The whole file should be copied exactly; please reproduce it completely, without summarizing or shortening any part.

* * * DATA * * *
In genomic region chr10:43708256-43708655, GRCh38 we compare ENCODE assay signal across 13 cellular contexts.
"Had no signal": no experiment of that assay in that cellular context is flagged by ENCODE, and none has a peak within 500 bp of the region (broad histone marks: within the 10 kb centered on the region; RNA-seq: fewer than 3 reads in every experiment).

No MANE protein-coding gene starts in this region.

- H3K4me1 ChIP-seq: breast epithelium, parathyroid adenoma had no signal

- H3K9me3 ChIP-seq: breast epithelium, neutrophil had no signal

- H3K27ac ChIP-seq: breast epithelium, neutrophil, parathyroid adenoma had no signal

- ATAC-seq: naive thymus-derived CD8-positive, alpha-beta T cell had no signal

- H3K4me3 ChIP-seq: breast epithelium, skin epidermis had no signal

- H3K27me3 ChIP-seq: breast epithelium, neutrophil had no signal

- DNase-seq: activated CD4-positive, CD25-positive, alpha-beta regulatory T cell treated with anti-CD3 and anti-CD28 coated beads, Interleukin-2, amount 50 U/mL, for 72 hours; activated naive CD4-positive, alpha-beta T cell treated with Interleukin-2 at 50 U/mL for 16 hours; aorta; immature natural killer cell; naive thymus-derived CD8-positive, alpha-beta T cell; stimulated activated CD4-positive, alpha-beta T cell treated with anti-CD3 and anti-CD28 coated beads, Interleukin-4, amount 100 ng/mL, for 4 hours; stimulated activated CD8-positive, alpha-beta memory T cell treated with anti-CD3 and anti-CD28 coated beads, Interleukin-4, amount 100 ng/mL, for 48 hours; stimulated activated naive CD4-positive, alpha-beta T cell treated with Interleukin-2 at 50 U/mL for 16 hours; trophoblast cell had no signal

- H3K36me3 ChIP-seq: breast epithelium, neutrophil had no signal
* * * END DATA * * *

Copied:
In genomic region chr10:43708256-43708655, GRCh38 we compare ENCODE assay signal across 13 cellular contexts.
"Had no signal": no experiment of that assay in that cellular context is flagged by ENCODE, and none has a peak within 500 bp of the region (broad histone marks: within the 10 kb centered on the region; RNA-seq: fewer than 3 reads in every experiment).

No MANE protein-coding gene starts in this region.

- H3K4me1 ChIP-seq: breast epithelium, parathyroid adenoma had no signal

- H3K9me3 ChIP-seq: breast epithelium, neutrophil had no signal

- H3K27ac ChIP-seq: breast epithelium, neutrophil, parathyroid adenoma had no signal

- ATAC-seq: naive thymus-derived CD8-positive, alpha-beta T cell had no signal

- H3K4me3 ChIP-seq: breast epithelium, skin epidermis had no signal

- H3K27me3 ChIP-seq: breast epithelium, neutrophil had no signal

- DNase-seq: activated CD4-positive, CD25-positive, alpha-beta regulatory T cell treated with anti-CD3 and anti-CD28 coated beads, Interleukin-2, amount 50 U/mL, for 72 hours; activated naive CD4-positive, alpha-beta T cell treated with Interleukin-2 at 50 U/mL for 16 hours; aorta; immature natural killer cell; naive thymus-derived CD8-positive, alpha-beta T cell; stimulated activated CD4-positive, alpha-beta T cell treated with anti-CD3 and anti-CD28 coated beads, Interleukin-4, amount 100 ng/mL, for 4 hours; stimulated activated CD8-positive, alpha-beta memory T cell treated with anti-CD3 and anti-CD28 coated beads, Interleukin-4, amount 100 ng/mL, for 48 hours; stimulated activated naive CD4-positive, alpha-beta T cell treated with Interleukin-2 at 50 U/mL for 16 hours; trophoblast cell had no signal

- H3K36me3 ChIP-seq: breast epithelium, neutrophil had no signal